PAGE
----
Photo/ESPN Wisconsin/Casey Parisi
A more mature Reggie Love is making a push for playing time at wide receiver for the Badgers.
The forgotten man
By ZACH HEILPRIN
MADISON - Outside of quarterback, it’s unlikely that Gary Andersen has been asked more questions about a position on his team than wide receiver. And the University of Wisconsin coach has answered it in a very similar fashion each time it’s brought up. It's always a variation of them counting on the experienced players – senior Kenzel Doe, junior Jordan Fredrick and sophomore Alex Erickson – the two receivers they recruited in 2013 – sophomore Rob Wheelwright and redshirt freshman Jazz Peavy – and the three true freshmen – George Rushing, Natrell Jamerson and Krenwick Sanders – that joined the team this summer. For those counting, that’s eight receivers, all of which are on scholarship. The thing is, UW has nine kids at the position that are getting a full-ride. The name missing? Reggie Love.
“It’s motivation but I definitely understand where they’re coming from,” Love said when asked about his name not being mentioned with the others. “I’m just trying to … get to a point where Coach Andersen and Coach Beatty can trust me on the field.”
The previous coaching staff had enough trust in Love to put him in for seven games as a true freshman in 2012. The Boynton Beach, Florida native caught one pass that season but seemed poised to be a significant contributor in 2013. That never materialized as he suffered – what he called – a bruised kneecap. While that played a role in him redshirting, it wasn’t the only reason. He was struggling off the field as well. At the heart of it was a self-admitted lack of maturity.
“I was very immature last year,” Love said on Friday after practice. “Just not taking everything seriously. Not taking school seriously. Not preparing myself for football and now I (see) that. Now I realize that, and now I take everything seriously … “
The change in Love didn’t come as the result of one specific incident or youthful error.
“It was just constant and constant mistakes,” the redshirt sophomore said. “And after talking with Coach (Andersen and) talking with Coach Beatty, they just told me I needed to grow up … I’ve grown, and I’m ready to make an impact.”
When UW opened fall camp this week, Beatty, who’s in his second year as UW’s wide receivers coach, was still in a wait and see mode. That mindset is due to Love’s history of not being able to stay on the field. The knee issue last fall kept him on the sideline and another injury knocked him out for a majority of spring practice. He returned late and had four catches for 24 yards in the spring game.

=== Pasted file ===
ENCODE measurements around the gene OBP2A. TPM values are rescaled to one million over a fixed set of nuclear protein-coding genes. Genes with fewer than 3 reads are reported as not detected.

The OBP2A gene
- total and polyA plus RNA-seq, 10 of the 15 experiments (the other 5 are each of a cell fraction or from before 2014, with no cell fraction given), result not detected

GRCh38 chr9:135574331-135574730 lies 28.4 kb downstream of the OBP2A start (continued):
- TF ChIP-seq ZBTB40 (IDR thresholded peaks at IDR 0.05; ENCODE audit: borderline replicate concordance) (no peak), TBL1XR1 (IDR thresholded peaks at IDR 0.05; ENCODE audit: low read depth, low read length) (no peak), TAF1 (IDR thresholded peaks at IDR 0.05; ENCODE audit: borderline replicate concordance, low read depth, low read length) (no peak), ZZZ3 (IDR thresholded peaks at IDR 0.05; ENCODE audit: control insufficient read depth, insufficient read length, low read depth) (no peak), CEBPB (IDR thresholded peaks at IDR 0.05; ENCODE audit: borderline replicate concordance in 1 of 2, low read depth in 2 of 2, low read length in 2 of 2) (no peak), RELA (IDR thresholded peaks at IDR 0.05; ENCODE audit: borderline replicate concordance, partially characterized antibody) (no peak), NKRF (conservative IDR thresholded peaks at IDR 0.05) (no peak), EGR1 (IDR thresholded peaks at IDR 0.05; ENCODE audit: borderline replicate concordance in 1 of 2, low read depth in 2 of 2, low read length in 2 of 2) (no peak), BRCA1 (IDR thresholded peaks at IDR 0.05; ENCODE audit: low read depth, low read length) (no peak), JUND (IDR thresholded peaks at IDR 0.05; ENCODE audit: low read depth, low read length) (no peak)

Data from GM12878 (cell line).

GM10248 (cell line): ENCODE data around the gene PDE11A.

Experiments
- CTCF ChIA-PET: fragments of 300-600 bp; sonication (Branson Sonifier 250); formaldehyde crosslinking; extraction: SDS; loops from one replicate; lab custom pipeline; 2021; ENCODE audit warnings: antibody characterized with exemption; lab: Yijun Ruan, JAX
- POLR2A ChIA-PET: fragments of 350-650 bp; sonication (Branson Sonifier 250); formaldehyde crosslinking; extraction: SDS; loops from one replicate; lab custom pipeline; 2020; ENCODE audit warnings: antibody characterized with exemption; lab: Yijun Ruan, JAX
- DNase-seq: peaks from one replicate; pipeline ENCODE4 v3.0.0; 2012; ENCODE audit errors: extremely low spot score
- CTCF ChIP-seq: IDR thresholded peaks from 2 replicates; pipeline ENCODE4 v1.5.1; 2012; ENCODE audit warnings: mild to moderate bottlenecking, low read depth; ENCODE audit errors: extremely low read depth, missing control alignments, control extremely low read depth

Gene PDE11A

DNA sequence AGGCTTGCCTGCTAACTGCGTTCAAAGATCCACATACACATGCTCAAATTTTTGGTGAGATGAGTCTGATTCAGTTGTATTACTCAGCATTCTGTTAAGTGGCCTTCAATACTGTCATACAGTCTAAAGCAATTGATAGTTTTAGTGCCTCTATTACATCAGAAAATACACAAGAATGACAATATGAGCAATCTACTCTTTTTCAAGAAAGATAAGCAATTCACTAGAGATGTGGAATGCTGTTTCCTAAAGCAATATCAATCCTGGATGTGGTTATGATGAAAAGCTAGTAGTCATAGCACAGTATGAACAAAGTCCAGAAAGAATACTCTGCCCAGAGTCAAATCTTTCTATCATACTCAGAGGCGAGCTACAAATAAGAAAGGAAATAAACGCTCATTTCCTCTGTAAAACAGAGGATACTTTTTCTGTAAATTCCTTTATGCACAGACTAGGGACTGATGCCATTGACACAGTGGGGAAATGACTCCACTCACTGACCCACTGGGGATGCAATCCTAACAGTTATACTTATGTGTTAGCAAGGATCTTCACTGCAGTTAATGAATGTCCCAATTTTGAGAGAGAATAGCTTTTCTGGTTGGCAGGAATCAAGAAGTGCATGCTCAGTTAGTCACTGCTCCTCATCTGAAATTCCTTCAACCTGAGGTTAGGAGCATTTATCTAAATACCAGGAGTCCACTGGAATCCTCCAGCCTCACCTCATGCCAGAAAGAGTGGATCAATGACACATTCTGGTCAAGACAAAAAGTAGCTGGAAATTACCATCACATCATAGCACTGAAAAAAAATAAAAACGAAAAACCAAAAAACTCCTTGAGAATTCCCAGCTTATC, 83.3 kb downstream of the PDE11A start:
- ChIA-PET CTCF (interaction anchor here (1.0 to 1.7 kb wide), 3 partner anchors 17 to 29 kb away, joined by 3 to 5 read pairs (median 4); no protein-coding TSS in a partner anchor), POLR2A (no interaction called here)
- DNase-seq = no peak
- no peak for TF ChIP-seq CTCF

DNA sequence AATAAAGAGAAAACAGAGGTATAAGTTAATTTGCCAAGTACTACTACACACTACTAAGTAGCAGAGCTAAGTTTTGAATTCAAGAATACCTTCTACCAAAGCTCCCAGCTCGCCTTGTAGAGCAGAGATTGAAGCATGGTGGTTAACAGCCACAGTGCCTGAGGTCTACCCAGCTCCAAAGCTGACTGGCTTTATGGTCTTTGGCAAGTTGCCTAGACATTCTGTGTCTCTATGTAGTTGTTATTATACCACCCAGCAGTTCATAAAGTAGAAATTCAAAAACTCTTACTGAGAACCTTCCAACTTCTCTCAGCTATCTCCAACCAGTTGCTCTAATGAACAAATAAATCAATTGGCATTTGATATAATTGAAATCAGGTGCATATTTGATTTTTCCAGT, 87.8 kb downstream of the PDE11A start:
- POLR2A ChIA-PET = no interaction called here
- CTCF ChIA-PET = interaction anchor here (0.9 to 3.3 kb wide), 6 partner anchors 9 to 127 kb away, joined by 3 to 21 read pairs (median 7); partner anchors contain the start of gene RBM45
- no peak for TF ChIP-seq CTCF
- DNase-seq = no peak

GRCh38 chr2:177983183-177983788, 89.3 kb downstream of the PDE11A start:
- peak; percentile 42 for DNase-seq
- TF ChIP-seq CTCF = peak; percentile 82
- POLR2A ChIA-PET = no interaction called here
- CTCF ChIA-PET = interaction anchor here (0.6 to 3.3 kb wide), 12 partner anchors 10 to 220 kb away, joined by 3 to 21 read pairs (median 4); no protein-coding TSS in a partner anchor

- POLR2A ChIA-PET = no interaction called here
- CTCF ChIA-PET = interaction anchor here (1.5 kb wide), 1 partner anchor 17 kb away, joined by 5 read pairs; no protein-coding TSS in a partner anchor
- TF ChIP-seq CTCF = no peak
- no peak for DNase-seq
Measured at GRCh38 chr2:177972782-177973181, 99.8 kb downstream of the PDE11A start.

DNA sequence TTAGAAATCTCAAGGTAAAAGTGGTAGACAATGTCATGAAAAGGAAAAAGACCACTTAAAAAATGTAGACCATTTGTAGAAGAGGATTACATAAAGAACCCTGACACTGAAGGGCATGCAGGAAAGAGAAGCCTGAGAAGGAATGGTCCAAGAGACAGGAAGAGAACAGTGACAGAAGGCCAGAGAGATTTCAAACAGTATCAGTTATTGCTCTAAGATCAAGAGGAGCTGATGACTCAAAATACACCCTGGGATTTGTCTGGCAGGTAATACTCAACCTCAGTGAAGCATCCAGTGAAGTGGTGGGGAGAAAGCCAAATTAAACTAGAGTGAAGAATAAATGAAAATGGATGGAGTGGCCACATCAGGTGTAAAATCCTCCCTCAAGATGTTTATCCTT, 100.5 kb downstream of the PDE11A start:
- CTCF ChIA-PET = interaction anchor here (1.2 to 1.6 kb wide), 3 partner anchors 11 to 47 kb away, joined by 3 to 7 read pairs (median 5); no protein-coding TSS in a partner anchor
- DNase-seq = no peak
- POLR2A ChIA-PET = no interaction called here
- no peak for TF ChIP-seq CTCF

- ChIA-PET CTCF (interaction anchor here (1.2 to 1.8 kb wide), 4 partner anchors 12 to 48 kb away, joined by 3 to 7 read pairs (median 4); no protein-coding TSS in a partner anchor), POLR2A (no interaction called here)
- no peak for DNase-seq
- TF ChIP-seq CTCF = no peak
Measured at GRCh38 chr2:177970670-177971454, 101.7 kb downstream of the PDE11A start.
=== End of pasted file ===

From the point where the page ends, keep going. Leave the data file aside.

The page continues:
“Until he’s on the field for more than a three-day stretch…being able to say where he is (is tough),” Beatty said during UW’s media day prior to fall camp. "I think he’s doing everything we’ve asked him to do. I think he’s ready to make a stride. Body-type (is the) prototype. He just has to stay on the field. If he does that, we’ll see what happens.”
Love says he’s doing everything he can to stay on the field. He believes he’s spent more time with UW’s medical staff taking preventive measures to ward off injury than the guys that are already injured and doing rehab.
That work has paid off, as he made it through all five practices this week, flashing some of the ability that makes him such an intriguing prospect. At 6-foot-3, 214 pounds, he’s got a physical presence that he can use to make up for a lack of top-end speed.
“So far so good with Reggie, which is really exciting,” quarterback Joel Stave said on Friday. “He’s always someone I’ve thought was a good player and could really do a lot, but it was (that) he was on the field, off the field, on the field, off the field. I know that was really frustrating for him, too. Just having him out here and having him practice. I think he’s looked really good. I think physically he’s a big strong kid. He can (get off bump coverage), so I’m excited to play with him.”
To be on the field with the first unit, he’ll have to overcome what plagues a lot of young players – the ability to stay focused and not get bogged down when something doesn’t go their way.
“I think his biggest deal is consistency and (being) able to push through a wall,” Beatty said after the third practice of fall camp on Wednesday. “I think that’s been his M.O. We talked about that. He understands that. It can’t be two good days and one bad day.”
Outside of catching or dropping passes, it’s difficult to judge whether a wide receiver has a good day or not during fall camp. But Love was out there on Friday flipping the script of a familiar circumstance.
In the past, players behind Love on the depth chart have used his inability to stay on the field as a way to catapult themselves up the list. But in the first padded practice of fall, Love got time with the first-team offense due to Fredrick (lower body) and Doe (lower body) not being available because of injury. And though he likes his current view, he wants more this year.
“I want to start. Obviously, who doesn’t want to start?,” Love said. “I’m just going to work my butt off to start. If (I don’t start, then) be in the rotation. Definitely going to help on special teams as much as I can, and wherever Coach Ludwig needs me in the offense.”
Some would view Andersen and Beatty leaving Love’s name out of their wide receiver answers as a slight. In the past, Love might have as well, but the “new” version of him does not.
“Not exactly trying to prove them wrong, make them look wrong, but just earn their trust,” Love said. “Do what they ask me to do, be where I got to be and on time, and just making an impact.”
Listen to Zach Heilprin every weekday on “The Jump Around” at ESPNWisconsin.com, and follow him on Twitter: @zachheilprin